Stephen Boese, Executive Director of Learning Disabilities Association of New York says, “This is not a bill to prevent disability and protect American's health and safety, this is a bill to protect markets for those who manufacture and sell poisonous products."

“There are no provisions in this legislation that explicitly protect pregnant women and children from toxic chemicals,” said Ansje Mille, Eastern States Director for Center for Environmental Health. “Yet these are the people most in harm’s way from our ubiquitous chemicals exposure in products and the environment.”

“Persistent chemicals manufactured and used in the United States drift north on wind and ocean currents and accumulate in the traditional foods and bodies of indigenous Arctic people,” explains Pam Miller, Executive Director of Alaska Community Action on Toxics. “Our people have high rates of birth defects and other health problems linked to chemical exposure. Protections can’t come too soon for us here in Alaska—we need a strong bill that will protect our fisheries, traditional foods, and the health of our people.”

Research and investment for safer chemicals is absent from the CSIA

The Safe Chemicals Act specifically supported Green Chemistry and Engineering research and development, but these provisions are absent from the CSIA. Incentives are crucial to spur the innovation necessary to create safer chemicals, which in turn will grow business and create jobs. Assessment of safer alternatives by manufacturers is critical to identifying safe replacements to harmful chemicals, but is also absent from the CSIA.

Independent polling has shown that small businesses want reforms that will enable their growth. A poll of small business owners – 47% Republican, 27% Democratic and 23% independent – found that 92% support regulations to protect air and water from toxic chemicals and nearly three out of four support requirements for chemical manufacturers to show that their chemicals are safe and disclose toxic chemicals. Under the CSIA, companies would be allowed to keep secret the names and other identifying features of their chemicals when submitting health and safety data to the EPA. This cloak of confidentiality prevents business and consumer awareness and choice and undermines public confidence and private investment.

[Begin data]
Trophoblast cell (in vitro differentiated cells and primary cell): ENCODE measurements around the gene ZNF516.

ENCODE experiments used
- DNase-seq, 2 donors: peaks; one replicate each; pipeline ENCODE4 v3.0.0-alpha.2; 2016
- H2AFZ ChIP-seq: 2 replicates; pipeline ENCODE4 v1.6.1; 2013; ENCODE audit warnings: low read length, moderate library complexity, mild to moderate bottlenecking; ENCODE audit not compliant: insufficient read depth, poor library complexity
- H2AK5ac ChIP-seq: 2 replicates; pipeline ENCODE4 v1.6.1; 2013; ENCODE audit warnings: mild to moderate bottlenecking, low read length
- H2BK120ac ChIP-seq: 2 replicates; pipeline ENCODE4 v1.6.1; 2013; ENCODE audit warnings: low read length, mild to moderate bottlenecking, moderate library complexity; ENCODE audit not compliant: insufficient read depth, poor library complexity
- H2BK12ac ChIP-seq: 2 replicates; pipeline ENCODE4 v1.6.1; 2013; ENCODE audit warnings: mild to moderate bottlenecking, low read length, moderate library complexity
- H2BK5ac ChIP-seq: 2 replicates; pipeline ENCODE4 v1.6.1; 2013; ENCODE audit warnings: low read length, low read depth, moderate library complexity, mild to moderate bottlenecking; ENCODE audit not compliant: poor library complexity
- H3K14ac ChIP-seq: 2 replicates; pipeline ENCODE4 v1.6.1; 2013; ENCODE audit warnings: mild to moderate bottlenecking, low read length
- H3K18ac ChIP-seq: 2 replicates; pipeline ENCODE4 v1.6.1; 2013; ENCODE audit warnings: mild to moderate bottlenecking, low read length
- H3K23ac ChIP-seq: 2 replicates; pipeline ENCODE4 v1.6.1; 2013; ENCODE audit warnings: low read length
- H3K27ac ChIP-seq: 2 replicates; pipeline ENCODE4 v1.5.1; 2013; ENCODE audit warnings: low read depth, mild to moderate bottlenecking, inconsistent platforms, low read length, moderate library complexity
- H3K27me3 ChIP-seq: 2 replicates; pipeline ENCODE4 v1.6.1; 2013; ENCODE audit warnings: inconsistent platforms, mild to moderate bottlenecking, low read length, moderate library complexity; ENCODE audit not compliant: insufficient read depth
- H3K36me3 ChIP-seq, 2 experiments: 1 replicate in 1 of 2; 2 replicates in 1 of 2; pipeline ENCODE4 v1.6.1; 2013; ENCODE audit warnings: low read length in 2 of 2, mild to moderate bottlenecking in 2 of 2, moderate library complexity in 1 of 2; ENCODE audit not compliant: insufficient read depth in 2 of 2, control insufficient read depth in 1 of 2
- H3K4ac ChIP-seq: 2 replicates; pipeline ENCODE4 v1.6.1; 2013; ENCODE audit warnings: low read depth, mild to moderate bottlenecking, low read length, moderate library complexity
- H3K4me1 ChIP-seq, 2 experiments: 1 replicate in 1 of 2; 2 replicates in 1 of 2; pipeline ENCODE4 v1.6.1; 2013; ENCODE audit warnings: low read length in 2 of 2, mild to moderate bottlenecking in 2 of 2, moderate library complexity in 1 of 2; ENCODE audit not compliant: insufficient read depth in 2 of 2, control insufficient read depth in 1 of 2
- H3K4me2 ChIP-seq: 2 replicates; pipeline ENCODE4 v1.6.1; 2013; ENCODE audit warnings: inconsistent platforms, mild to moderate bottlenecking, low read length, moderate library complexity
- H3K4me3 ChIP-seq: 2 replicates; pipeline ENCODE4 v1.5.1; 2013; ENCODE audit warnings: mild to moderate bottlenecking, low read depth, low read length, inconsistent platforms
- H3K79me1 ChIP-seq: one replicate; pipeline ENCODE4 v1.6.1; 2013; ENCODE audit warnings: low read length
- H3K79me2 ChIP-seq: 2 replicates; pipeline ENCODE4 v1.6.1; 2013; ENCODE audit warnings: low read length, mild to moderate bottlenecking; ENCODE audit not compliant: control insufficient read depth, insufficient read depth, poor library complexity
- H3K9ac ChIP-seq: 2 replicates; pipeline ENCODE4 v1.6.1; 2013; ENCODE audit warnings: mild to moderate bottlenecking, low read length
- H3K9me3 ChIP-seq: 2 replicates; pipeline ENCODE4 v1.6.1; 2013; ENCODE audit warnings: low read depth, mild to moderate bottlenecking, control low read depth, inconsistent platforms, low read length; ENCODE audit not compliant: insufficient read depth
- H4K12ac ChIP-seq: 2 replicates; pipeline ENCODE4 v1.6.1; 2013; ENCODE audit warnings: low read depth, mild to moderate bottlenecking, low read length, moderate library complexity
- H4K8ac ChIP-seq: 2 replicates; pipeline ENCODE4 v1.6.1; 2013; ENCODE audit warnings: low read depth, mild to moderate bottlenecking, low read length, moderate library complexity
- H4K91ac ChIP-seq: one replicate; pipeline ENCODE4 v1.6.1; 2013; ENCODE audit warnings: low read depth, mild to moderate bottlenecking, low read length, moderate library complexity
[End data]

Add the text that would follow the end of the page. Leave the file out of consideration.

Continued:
Jamie McConnell, Director of Programs and Policy with Women’s Voices for the Earth explains, ”We’re concerned that pregnant women and other vulnerable populations would not be adequately protect under this bill and often it is these populations that are most impacted by exposure to toxic chemicals.

“The production, storage and use of toxic chemicals also creates catastrophic hazards and security vulnerabilities. Obsolete regulations have also contributed to chemical disasters such as the deadly April 17th fertilizer explosion in West, Texas that claimed 14 lives,” adds Rick Hind, Legislative Director for Greenpeace.“ Comprehensive chemical policy reform means addressing all the flaws and loopholes in our chemical policies. Those flaws have failed to prevent dangerous and untested chemicals from contaminating our workplaces, communities and environment for decades. S. 1009 is reform in name only. It would do little to eliminate the flaws or close the loopholes in our chemical regulations and that’s why the chemical lobby supports it.”